Photo Credit: Bob DeChiara - USA TODAY Sports

Erik Gudbranson: Using the “eye test” to settle the debate once and for all

Vancouver Canucks defenceman Erik Gudbranson has always been a polarising figure between traditional hockey fans and the so-called stats community. The reason is that Gudbranson is said to combine everything stats can’t quantify – like grit, intimidation, and leadership –, making him a valuable piece of the Canucks’ roster. On the stat sheet, however, he appears to be one of the worst not only in Vancouver but the entire league.

Most recently, Canucks Army’s Jeremy Davis analyzed everything wrong with Gudbranson and explored Vancouver’s options to move on with or without him. Judging by the comments his piece received, many of you disagree with his assessment.

Does he even watch the games?!

Aside from writing, I am a scout with Future Considerations. If stats were able to tell the whole story and more, that job would not exist. Instead, my tool is the “eye test,” and only the eye test. And to follow up on Jeremy’s work, I rewatched some footage from past games this season with a focus on Gudbranson.

Does he pass the eye test?

Since this seems to be an important note: I am not here to find examples of bad things Gudbranson does to support Jeremy’s piece. Instead, I want to objectively look at Gudbranson from a scouting point of view. I obviously can’t collect every single play he’s made this season, but the ones I’ve collected below are a summary with examples of what I have seen in many, many viewings of Gudbranson.

Let’s dive right in.

Defending the rush

Stats show that the Canucks spend a tonne of time in the defensive zone with Gudbranson on the ice. Surprisingly (or not), this matches what we can observe on the ice as well. While there are several reasons why this is the case, there is one that stands out in particular: Gudbranson’s terrible foot speed and mobility.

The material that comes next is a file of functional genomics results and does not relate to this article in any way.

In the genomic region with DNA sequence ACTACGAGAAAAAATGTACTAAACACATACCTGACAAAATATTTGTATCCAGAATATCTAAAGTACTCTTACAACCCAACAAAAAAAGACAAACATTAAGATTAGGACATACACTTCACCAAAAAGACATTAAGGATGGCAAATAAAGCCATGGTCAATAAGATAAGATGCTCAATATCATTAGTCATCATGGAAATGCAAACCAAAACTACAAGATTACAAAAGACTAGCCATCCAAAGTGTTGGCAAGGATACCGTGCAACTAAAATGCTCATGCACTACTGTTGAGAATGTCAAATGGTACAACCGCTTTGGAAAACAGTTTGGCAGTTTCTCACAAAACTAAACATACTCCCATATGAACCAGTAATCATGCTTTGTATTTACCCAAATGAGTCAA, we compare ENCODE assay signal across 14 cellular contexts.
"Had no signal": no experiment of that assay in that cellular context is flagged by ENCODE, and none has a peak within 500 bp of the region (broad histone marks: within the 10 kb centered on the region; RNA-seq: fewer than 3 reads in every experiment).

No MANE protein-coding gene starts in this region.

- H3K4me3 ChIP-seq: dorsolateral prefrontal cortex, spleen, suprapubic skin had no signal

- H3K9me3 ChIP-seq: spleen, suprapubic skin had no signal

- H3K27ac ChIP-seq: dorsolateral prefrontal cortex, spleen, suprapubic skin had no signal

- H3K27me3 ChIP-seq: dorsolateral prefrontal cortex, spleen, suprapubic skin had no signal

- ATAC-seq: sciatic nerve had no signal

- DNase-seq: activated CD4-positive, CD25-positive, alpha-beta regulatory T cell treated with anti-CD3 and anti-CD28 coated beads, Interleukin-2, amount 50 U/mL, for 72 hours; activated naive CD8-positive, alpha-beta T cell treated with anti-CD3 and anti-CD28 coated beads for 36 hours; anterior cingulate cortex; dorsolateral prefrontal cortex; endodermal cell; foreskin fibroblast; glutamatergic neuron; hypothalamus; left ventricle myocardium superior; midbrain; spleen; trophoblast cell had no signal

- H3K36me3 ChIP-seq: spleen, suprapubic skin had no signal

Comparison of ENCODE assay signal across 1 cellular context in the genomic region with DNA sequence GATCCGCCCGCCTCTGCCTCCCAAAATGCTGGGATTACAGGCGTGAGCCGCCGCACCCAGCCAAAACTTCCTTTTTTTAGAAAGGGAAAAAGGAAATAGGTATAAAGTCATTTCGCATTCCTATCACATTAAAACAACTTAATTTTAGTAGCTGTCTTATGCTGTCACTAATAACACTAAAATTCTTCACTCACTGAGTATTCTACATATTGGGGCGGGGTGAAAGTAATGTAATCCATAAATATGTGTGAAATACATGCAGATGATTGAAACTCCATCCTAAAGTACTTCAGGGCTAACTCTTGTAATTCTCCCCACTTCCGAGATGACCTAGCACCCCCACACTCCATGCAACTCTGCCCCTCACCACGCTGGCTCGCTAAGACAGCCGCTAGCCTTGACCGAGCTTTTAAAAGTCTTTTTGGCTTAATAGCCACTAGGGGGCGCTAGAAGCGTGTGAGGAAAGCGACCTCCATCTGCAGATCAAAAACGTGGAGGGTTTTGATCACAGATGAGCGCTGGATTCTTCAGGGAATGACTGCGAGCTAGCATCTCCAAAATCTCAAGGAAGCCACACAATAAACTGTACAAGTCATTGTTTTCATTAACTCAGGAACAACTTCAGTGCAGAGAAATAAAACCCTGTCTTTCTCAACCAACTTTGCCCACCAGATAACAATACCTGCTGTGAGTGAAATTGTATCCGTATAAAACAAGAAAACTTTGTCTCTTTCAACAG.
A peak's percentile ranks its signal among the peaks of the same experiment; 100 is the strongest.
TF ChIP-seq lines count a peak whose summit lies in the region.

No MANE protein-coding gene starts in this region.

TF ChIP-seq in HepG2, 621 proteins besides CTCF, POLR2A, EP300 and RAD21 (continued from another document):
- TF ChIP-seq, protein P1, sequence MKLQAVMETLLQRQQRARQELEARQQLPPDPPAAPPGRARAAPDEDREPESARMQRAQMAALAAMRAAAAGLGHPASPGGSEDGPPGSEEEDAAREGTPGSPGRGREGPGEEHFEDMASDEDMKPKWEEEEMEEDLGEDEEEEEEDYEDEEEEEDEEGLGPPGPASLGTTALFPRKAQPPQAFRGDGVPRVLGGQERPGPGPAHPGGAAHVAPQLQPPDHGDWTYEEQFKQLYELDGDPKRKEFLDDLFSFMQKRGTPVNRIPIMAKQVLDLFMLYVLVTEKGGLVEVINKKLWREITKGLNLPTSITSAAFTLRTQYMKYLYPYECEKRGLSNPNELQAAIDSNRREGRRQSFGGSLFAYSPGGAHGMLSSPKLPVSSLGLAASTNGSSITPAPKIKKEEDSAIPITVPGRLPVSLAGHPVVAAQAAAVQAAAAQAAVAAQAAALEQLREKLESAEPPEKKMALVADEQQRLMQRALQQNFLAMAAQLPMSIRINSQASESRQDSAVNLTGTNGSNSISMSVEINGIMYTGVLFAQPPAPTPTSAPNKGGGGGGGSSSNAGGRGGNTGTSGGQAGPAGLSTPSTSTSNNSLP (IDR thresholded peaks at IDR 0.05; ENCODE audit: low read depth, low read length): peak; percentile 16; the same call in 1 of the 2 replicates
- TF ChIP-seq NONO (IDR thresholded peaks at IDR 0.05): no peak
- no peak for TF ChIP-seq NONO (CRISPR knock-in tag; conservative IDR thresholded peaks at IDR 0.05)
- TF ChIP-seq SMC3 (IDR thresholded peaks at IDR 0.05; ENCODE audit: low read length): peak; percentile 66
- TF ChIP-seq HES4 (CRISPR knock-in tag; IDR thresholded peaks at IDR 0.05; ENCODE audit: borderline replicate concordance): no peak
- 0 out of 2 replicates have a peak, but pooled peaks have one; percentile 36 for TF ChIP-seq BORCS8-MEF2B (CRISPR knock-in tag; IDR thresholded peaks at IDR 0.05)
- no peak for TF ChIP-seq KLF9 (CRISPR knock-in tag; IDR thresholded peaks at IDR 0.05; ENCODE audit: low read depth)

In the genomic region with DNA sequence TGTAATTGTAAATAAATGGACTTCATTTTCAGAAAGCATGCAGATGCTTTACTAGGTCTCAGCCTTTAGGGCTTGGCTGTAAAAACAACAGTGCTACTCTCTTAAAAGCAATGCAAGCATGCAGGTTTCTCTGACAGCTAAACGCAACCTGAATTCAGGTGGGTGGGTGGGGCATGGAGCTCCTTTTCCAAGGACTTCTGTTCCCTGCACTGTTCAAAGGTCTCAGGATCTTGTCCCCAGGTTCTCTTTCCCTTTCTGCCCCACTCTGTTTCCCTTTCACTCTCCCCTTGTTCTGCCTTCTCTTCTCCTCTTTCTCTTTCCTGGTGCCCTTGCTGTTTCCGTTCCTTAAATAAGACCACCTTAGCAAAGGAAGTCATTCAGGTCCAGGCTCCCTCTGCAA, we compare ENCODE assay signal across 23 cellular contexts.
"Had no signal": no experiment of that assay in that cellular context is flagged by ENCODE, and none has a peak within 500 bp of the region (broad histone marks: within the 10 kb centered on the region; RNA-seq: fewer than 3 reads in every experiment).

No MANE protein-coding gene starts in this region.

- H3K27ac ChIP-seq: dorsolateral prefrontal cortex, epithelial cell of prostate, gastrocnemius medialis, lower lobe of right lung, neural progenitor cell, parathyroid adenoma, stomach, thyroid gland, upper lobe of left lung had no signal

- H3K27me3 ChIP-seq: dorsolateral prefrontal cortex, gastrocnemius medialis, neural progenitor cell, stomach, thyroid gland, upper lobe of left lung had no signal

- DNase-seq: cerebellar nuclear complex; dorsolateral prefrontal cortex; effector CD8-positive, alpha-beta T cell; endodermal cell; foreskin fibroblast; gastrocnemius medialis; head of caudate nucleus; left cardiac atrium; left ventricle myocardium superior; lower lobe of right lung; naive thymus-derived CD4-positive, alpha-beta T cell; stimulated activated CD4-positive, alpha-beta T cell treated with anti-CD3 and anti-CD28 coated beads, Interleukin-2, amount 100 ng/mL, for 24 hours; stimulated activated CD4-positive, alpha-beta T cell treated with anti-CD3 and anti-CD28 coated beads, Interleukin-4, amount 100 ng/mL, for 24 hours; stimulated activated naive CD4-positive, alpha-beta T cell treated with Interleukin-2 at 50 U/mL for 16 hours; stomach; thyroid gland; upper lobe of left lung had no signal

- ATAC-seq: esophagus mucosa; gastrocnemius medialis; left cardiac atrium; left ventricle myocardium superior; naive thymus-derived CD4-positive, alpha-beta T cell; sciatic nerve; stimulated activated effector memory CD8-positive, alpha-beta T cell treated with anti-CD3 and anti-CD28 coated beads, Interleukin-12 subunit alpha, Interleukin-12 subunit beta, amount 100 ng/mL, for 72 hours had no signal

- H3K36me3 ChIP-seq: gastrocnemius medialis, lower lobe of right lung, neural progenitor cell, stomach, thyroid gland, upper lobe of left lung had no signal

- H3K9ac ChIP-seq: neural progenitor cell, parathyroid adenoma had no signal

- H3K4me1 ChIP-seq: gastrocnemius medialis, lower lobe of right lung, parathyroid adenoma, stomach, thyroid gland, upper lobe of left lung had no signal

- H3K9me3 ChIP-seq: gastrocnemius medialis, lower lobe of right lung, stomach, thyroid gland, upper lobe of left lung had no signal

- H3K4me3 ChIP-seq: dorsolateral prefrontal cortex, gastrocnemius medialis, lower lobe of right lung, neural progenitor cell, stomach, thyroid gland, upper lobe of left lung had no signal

In the clip below, Gudbranson is roughly at the defensive blue line and already skating backwards, when a Dallas Stars forward breaks out of the defensive zone with speed. There is almost half the neutral zone between the two, giving Gudbranson more than enough time to get up to speed. Yet, the Stars forward is clearly much too fast for him to catch up.

But, Gudbranson gets lucky. With a backchecker closing down the middle, the Stars forward simply dumps the puck in and tries to chase it. The routine play would be for Gudbranson to block off the oncoming attacker, allowing Michael Del Zotto to retrieve the puck. This only works if Gudbranson is fast and mobile enough to stay in front of the forechecker without getting called for interference.

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Unfortunately, Gudbranson is not fast enough, and the attacker has absolutely no issues getting past him. This is something we can observe with alarming regularity.

And it’s not just backward skating that hurts Gudbranson’s game. He’s not much faster going forward either.

Unlike the play above, Gudbranson often does turn around in time to chase the puck before a forechecker could reach it. This is certainly a positive –- Gudbranson makes some solid reads on the backcheck in the neutral and defensive zones. What happens next, however, frequently results in dangerous scoring chances against.

Below is a Pittsburgh Penguins power-play breakout. The Canucks defend it well in the neutral zone and force the Penguins’ puck-carrier to chip the puck in deep. Gudbranson, after pressuring the puck-carrier, turns around quickly and chases back to reach the puck. At that point, he is at least 10 feet ahead of the Penguins’ first forechecker.

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And yet…

Gudbranson has absolutely no time to make a play with the puck and is forced to play it up the boards, which leads to a turnover. This is undoubtedly a difficult play to make, especially with Bryan Rust being the forechecker. But Gudbranson’s lack of speed in this play is deeply concerning.

Now, even defencemen with slow feet can be relatively successful if they know how to control the gap and –- with Gudbranson’s height –- use their reach to their advantage. As you might have guessed, Gudbranson struggles mightily with this.

In the clip below, a Detroit Red Wings forward blasts down the left wing, defended by Gudbranson. What you should be able to see here is Gudbranson’s outside shoulder lined up with the attacker’s inside shoulder. At the blue line, the gap between the two players should be roughly two stick-lengths.